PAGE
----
Conservative Republicans, who have long wanted to scale back the program, have usually been beaten back by their colleagues. This time around, the appropriators in Congress provided full financing for the program while quietly authorizing HUD to make cuts by administrative means. The department then announced that it would no longer pay the full cost of the vouchers, and it froze federal funds at the level of August 2003, plus an adjustment for inflation.

In addition, HUD’s new policy involves retroactive cuts, which only became clear at the end of May, long after local housing authorities had committed themselves to helping new families, including many who had waited for years to get decent housing through the voucher program. Obviously, if cuts have to be made, the only sensible way to make them is to do so gradually and well in advance, so the local housing agencies can adjust to the new reality while preserving housing for their most vulnerable tenants.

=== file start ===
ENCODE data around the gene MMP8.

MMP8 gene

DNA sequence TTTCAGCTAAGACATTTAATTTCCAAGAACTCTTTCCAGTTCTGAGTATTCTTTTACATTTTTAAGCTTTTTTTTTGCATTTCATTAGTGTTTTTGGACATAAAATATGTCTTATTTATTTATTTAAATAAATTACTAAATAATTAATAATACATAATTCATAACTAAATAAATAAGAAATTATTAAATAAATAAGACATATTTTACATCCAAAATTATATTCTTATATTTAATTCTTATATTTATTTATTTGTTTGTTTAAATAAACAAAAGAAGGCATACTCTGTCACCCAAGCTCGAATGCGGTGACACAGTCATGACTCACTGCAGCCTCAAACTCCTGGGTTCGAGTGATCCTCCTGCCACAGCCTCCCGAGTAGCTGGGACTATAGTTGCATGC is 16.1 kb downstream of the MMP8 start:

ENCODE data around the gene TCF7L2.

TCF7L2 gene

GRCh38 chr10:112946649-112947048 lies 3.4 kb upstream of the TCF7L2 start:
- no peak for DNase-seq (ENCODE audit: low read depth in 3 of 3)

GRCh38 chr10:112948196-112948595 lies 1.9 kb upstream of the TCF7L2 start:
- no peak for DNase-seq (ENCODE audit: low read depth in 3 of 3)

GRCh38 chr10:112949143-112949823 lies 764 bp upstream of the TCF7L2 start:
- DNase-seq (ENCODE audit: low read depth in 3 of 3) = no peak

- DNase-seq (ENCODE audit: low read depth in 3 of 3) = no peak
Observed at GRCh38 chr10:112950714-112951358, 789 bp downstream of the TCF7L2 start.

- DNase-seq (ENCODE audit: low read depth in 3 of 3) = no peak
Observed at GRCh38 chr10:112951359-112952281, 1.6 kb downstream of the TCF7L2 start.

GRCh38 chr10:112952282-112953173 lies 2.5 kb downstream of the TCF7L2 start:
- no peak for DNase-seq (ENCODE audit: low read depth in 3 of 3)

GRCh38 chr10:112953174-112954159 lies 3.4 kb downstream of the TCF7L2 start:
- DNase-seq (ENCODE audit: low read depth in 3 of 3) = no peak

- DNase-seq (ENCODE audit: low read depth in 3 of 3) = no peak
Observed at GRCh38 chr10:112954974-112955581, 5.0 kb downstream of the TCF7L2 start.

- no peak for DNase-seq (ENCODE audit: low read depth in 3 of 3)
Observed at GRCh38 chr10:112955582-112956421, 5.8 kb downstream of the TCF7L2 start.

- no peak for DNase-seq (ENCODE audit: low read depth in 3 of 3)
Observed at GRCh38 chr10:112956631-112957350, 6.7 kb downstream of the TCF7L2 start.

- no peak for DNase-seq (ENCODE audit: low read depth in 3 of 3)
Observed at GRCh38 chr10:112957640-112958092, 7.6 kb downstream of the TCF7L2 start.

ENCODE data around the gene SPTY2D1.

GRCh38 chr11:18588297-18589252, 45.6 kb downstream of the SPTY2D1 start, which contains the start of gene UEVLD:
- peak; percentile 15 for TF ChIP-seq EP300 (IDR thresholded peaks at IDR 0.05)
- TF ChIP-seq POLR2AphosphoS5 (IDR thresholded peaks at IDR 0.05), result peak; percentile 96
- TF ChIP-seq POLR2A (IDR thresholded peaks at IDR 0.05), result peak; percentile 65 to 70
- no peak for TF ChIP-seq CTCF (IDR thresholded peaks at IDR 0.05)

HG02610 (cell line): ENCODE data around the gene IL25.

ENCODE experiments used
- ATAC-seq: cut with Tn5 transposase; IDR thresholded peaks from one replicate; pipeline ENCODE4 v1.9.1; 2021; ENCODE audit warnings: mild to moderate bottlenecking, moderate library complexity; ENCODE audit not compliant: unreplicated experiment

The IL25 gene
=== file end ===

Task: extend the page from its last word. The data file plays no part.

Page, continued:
Faced with unexpected shortfalls, local public housing agencies have informed landlords that they can no longer pay agreed-upon rent subsidies, making it likely that many Section 8 tenants will soon be shown the door. A recent survey from the Center on Budget and Policy Priorities suggests that most agencies with shortfalls will go this route. The survey also shows that local authorities have revoked newly issued vouchers and have begun to withdraw from circulation the vouchers that become available when families get better jobs and move out of the subsidy program.

In addition, local agencies have begun to raise rents for the vulnerable families who can least afford to pay, something that is a sure way of destabilizing these families while driving them deeper into poverty.

The Bush administration is counting on Republicans at the state level to keep quiet in the interest of party solidarity. But given the disastrous nature of the new policies, governors, state legislators and mayors of both parties have both a moral and political obligation to speak out.

Affordable Housing in Crisis–Again